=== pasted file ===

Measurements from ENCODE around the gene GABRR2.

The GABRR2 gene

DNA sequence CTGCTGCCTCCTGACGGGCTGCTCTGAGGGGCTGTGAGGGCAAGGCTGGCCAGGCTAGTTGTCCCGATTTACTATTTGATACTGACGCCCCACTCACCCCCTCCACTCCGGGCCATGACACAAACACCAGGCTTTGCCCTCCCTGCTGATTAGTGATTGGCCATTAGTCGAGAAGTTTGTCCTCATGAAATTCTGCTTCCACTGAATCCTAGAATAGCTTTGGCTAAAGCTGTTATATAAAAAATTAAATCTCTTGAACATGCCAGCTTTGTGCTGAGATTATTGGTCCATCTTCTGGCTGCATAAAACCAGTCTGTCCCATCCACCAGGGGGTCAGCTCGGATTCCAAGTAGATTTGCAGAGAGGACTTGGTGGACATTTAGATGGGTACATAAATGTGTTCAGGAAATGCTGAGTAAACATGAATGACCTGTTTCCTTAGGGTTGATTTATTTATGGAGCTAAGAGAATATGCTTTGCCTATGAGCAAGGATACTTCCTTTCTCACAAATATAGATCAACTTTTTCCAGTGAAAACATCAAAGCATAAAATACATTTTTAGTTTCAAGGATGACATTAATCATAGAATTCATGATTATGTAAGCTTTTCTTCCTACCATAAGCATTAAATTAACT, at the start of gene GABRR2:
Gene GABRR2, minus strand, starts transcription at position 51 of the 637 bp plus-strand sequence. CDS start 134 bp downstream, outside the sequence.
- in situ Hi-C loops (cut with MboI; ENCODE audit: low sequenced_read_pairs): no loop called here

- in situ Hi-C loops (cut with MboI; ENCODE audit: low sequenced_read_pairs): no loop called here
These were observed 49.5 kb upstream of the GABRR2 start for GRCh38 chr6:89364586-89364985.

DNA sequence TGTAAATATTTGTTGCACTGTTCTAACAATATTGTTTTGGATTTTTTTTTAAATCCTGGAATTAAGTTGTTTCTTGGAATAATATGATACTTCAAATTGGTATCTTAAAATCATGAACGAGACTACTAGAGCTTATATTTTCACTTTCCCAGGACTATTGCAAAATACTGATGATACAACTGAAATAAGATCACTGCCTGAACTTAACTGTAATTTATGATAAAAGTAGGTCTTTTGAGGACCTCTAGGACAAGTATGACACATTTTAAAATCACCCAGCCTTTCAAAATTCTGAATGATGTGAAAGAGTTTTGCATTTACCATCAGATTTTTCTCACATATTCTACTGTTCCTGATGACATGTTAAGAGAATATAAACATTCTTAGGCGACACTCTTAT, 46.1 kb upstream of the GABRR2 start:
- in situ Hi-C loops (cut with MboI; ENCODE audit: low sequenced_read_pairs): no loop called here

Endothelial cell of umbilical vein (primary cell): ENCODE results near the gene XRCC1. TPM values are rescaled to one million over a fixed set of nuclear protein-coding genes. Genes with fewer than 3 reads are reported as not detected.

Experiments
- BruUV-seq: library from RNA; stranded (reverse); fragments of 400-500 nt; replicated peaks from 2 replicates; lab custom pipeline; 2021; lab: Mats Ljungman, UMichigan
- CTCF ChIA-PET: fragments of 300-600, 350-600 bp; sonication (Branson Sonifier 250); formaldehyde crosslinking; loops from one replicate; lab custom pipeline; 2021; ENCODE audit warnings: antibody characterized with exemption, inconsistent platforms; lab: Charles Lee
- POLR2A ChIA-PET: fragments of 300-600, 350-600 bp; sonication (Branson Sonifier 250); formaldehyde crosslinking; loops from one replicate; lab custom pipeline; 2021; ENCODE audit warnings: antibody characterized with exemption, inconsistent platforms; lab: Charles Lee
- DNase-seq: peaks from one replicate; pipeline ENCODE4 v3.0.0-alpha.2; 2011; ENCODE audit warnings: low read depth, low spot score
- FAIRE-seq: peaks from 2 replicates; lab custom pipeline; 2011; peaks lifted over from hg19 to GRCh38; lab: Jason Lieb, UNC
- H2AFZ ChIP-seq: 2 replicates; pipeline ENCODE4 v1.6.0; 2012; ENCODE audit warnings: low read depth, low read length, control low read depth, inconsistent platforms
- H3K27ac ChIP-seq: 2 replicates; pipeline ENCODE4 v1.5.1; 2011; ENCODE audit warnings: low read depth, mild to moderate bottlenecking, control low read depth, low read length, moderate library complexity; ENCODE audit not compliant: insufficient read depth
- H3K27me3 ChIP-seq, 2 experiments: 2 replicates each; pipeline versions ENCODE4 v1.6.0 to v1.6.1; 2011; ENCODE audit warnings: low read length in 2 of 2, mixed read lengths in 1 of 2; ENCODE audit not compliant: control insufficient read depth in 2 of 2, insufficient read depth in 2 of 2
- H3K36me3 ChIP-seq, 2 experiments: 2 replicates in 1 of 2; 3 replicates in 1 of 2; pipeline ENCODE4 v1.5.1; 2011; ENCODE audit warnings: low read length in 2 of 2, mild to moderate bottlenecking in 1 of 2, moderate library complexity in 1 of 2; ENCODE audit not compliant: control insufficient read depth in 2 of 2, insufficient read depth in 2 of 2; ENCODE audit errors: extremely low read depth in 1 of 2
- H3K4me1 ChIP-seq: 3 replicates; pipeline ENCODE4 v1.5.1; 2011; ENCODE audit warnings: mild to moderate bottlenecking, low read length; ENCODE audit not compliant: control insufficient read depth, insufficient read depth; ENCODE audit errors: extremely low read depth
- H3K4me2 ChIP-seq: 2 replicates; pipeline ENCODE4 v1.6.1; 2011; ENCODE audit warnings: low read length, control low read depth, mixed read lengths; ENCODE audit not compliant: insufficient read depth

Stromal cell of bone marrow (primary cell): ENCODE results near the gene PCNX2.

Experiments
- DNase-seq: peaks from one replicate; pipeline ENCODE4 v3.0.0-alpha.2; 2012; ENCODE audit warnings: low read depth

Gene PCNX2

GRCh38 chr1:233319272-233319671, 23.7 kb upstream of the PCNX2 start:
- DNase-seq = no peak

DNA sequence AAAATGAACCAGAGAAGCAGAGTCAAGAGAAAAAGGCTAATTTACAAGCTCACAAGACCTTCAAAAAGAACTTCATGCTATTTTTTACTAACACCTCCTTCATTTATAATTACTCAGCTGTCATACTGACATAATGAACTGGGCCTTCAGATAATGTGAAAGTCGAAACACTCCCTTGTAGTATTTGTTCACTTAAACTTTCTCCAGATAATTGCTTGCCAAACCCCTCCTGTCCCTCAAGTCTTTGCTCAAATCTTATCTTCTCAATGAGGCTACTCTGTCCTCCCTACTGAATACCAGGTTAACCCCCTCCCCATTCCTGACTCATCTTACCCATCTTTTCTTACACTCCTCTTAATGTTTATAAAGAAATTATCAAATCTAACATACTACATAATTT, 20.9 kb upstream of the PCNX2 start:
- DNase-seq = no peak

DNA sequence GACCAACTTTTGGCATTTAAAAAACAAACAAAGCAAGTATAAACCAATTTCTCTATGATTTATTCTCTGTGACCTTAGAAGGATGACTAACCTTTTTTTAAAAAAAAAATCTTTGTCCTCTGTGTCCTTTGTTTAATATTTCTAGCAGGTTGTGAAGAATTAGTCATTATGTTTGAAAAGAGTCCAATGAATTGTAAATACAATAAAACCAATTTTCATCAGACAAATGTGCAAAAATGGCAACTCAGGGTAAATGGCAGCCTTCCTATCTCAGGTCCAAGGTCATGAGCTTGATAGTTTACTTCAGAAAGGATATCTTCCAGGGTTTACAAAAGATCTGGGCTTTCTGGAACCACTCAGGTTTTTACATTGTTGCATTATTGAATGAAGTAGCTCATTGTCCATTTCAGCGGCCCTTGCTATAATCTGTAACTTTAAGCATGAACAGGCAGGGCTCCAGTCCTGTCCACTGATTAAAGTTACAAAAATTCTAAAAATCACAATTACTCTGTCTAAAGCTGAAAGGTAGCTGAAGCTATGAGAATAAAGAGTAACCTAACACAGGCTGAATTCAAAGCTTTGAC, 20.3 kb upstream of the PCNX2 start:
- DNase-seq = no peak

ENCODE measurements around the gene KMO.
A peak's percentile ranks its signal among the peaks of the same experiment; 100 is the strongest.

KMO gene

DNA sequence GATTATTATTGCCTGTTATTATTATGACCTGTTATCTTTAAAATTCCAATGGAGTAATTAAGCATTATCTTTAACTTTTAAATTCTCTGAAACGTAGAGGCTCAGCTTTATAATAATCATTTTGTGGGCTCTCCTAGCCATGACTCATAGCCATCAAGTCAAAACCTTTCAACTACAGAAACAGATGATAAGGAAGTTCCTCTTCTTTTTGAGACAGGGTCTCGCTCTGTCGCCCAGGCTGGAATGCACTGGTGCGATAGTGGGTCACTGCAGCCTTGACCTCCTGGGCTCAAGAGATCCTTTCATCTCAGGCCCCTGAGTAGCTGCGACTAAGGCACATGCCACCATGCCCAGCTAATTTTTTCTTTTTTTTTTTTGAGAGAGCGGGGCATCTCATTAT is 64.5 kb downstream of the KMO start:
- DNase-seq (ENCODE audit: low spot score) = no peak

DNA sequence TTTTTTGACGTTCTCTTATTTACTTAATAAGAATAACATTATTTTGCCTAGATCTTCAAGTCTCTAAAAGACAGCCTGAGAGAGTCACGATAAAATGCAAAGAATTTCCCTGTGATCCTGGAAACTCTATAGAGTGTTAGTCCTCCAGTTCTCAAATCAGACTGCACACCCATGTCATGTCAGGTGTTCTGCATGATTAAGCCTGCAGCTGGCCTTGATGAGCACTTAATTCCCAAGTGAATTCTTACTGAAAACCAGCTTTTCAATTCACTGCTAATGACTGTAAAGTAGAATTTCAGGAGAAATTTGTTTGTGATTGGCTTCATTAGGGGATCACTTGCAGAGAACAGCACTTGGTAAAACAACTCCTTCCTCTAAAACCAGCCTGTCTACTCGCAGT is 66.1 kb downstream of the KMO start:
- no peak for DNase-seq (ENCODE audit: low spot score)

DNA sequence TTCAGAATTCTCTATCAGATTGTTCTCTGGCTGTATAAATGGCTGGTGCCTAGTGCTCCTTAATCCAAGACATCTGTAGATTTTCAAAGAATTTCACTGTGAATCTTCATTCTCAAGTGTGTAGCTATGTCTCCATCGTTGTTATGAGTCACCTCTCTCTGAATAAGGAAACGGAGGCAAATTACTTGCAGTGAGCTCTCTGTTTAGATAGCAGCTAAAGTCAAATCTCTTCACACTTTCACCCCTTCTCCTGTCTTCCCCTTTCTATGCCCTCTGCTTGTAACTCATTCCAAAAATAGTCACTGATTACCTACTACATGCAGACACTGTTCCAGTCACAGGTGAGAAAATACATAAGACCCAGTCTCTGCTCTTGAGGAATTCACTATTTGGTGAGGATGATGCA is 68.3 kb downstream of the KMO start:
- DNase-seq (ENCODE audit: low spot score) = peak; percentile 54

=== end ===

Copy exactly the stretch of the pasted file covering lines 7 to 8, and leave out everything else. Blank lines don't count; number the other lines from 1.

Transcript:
These were observed 49.5 kb upstream of the GABRR2 start for GRCh38 chr6:89364586-89364985.

DNA sequence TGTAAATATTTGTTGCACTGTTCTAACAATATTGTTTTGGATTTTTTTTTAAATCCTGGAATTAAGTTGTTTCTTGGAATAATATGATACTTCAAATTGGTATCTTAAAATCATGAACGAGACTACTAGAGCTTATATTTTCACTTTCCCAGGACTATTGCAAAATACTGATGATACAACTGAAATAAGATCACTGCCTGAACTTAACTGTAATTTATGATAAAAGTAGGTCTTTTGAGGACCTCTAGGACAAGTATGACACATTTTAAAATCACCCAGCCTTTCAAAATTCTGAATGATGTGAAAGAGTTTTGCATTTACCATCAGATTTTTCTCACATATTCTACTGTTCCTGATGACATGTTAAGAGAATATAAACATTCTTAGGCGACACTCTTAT, 46.1 kb upstream of the GABRR2 start: